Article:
Support the Monkey! Tell All your Friends and Teachers
I scolded the stupid fellows well, for listening to that tale, which
I would not carry to my master; resolving to take a whole bevy up
to the Heights, at daylight, and storm it, literally, unless the
prisoner were quietly surrendered to us.
Her father shall see her, I vowed, and vowed again, if that devil
be killed on his own doorstones in trying to prevent it!
Happily, I was spared the journey, and the trouble. I had gone
downstairs at three o’clock to fetch a jug of water, and was passing
through the hall with it in my hand, when a sharp knock at the
front door made me jump.
“Oh! it is Green,” I said, recollecting myself, “only Green,” and I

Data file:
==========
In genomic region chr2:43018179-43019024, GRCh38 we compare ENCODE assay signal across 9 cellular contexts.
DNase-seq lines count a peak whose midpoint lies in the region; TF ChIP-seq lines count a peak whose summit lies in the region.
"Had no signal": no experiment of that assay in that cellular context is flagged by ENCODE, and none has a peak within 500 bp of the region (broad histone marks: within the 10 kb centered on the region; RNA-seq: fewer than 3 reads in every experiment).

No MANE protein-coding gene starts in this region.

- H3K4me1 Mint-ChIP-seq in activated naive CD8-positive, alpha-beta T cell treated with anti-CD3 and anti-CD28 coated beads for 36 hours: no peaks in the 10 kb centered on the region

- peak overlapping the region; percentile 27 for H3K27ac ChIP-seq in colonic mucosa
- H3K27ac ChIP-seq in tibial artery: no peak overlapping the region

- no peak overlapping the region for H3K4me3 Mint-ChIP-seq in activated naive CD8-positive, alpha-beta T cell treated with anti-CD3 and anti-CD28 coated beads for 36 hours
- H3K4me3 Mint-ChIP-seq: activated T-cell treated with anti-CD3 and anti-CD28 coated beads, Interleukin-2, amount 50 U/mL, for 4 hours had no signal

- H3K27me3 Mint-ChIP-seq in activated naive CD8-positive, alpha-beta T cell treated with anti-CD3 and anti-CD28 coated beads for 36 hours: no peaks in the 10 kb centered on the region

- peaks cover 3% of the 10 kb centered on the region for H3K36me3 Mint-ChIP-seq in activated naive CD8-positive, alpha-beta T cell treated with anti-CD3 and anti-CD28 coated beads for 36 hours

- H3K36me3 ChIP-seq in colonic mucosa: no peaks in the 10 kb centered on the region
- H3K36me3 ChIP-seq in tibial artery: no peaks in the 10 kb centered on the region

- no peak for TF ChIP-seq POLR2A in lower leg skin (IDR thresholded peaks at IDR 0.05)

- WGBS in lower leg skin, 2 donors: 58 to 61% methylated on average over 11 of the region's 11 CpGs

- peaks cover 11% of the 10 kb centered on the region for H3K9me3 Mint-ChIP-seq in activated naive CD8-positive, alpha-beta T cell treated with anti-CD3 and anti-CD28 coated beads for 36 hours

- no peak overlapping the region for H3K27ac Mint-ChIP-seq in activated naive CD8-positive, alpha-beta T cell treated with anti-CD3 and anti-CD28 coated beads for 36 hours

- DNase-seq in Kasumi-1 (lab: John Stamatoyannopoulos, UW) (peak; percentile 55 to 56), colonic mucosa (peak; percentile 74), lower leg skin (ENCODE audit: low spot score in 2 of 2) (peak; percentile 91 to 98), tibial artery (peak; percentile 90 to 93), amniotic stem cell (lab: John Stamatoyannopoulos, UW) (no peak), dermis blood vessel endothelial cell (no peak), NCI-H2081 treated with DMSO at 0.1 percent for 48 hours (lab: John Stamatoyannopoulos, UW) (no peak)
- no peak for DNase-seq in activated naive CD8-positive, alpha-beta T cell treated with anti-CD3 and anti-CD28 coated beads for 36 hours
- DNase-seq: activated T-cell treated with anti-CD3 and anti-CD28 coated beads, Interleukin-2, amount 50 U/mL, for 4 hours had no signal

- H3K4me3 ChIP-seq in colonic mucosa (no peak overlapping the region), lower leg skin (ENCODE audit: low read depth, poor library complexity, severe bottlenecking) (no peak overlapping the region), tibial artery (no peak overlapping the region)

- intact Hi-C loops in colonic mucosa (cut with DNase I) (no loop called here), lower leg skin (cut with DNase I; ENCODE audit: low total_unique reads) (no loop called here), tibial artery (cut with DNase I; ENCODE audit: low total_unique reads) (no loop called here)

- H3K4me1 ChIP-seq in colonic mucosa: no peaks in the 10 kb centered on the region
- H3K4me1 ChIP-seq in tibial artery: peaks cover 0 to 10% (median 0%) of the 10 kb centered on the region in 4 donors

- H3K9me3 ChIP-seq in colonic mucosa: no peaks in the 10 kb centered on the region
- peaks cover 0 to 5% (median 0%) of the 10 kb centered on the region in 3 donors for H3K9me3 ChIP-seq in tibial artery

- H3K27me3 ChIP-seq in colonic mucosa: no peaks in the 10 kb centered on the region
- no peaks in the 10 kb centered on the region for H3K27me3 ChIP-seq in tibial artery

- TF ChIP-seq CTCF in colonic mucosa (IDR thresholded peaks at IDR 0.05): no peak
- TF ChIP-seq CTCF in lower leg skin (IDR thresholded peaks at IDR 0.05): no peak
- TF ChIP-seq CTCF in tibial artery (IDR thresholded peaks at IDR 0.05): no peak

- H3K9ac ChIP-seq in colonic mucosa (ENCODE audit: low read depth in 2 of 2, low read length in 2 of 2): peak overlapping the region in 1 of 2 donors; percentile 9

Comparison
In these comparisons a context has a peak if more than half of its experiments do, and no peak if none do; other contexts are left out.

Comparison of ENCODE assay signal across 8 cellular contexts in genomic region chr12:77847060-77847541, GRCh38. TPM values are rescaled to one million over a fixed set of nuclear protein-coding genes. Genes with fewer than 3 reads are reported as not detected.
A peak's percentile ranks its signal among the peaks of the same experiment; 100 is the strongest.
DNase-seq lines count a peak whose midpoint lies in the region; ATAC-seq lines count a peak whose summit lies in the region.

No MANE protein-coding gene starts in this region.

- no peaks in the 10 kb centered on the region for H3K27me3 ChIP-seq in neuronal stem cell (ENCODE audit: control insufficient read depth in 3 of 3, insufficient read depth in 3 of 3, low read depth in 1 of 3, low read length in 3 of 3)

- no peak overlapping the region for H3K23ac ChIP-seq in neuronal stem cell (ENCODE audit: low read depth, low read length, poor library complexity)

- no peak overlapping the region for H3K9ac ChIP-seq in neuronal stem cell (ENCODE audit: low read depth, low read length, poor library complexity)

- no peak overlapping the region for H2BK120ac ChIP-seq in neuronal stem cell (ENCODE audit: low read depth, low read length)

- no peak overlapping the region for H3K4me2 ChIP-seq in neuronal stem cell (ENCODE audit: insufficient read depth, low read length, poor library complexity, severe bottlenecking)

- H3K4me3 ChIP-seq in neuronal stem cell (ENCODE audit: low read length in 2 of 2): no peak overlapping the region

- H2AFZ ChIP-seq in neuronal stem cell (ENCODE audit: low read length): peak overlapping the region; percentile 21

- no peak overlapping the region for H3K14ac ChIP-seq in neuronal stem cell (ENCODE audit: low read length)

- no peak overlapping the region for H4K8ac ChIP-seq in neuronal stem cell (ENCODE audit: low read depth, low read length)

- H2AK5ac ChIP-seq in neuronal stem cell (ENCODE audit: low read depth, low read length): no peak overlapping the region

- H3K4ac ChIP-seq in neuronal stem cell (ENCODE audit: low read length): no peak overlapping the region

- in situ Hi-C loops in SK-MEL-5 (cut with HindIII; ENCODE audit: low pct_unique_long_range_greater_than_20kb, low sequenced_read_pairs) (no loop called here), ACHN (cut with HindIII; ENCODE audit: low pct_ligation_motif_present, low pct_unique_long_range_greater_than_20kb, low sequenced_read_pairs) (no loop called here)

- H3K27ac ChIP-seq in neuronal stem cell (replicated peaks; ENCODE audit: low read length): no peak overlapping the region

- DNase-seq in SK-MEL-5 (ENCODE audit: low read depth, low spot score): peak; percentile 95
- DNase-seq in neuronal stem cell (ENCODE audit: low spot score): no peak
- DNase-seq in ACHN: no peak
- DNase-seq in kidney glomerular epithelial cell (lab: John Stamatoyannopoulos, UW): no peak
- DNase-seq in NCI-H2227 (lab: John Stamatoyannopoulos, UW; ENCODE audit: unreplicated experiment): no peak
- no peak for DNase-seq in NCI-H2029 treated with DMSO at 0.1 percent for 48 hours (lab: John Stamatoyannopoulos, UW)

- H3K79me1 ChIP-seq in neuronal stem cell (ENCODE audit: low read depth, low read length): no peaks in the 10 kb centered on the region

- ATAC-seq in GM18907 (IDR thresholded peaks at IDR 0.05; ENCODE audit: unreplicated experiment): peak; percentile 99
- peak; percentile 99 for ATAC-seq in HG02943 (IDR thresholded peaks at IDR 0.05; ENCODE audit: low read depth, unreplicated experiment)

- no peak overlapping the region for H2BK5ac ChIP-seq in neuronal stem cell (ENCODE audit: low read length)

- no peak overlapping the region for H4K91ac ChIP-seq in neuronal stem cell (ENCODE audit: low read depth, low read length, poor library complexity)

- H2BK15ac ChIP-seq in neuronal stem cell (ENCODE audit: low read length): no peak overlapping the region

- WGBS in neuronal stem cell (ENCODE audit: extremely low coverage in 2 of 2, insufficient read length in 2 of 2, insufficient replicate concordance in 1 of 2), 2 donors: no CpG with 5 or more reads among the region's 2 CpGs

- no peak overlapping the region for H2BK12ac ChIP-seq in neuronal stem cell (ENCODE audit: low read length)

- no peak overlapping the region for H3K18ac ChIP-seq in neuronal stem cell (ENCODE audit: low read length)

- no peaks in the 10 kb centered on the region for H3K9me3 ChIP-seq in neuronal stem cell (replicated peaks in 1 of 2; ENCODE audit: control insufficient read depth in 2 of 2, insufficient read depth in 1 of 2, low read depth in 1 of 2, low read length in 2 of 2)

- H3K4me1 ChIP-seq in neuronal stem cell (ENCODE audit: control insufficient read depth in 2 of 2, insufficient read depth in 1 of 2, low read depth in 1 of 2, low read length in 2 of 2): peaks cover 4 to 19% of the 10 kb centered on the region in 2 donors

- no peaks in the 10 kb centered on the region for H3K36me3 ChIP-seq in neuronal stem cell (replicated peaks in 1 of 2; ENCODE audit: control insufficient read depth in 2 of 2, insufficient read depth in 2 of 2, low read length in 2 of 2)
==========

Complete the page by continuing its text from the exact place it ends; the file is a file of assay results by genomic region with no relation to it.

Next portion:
went on, intending to send somebody else to open it; but the knock
was repeated, not loud, and still importunately. I put the jug on
the banister, and hastened to admit him myself.
The harvest moon shone clear outside. It was not the attorney.
My own sweet little mistress sprung on my neck, sobbing:
“Ellen! Ellen! Is Papa alive?”
“Yes!” I cried, “yes, my angel, he is. God be thanked, you are
safe with us again!”
She wanted to run, breathless as she was, upstairs to Mr.
Linton’s room; but I compelled her to sit down on a chair, and
made her drink, and washed her pale face, chafing it into a faint
colour with my apron. Then I said I must go first, and tell of her
arrival; imploring her to say, she should be happy with young
Heathcliff. She stared, but soon comprehending why I counselled
her to utter the falsehood, she assured me she would not
I couldn’t abide to be present at their meeting. I stood outside
the chamber door a quarter of an hour, and hardly ventured near